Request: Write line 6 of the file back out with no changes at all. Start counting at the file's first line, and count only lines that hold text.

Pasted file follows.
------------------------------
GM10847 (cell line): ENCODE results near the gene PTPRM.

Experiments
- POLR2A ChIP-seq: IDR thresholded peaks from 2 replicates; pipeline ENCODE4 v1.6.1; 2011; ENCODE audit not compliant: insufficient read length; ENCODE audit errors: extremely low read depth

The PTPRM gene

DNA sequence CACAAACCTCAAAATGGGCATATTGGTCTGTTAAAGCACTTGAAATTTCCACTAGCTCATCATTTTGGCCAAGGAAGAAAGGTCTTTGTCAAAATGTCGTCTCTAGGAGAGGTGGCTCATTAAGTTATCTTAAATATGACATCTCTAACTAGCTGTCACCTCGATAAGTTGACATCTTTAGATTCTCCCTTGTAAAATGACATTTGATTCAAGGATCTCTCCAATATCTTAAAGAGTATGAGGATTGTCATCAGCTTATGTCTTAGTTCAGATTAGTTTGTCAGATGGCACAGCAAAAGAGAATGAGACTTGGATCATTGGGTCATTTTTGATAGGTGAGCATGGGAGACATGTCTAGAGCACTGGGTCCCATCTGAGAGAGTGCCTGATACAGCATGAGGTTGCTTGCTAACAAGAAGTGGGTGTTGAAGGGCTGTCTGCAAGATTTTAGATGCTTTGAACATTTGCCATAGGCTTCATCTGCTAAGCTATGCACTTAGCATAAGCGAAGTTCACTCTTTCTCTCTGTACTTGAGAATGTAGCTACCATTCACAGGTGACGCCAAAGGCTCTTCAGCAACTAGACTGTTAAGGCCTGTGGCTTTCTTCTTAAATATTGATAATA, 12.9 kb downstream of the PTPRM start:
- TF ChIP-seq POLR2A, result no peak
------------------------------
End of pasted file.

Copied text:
- TF ChIP-seq POLR2A, result no peak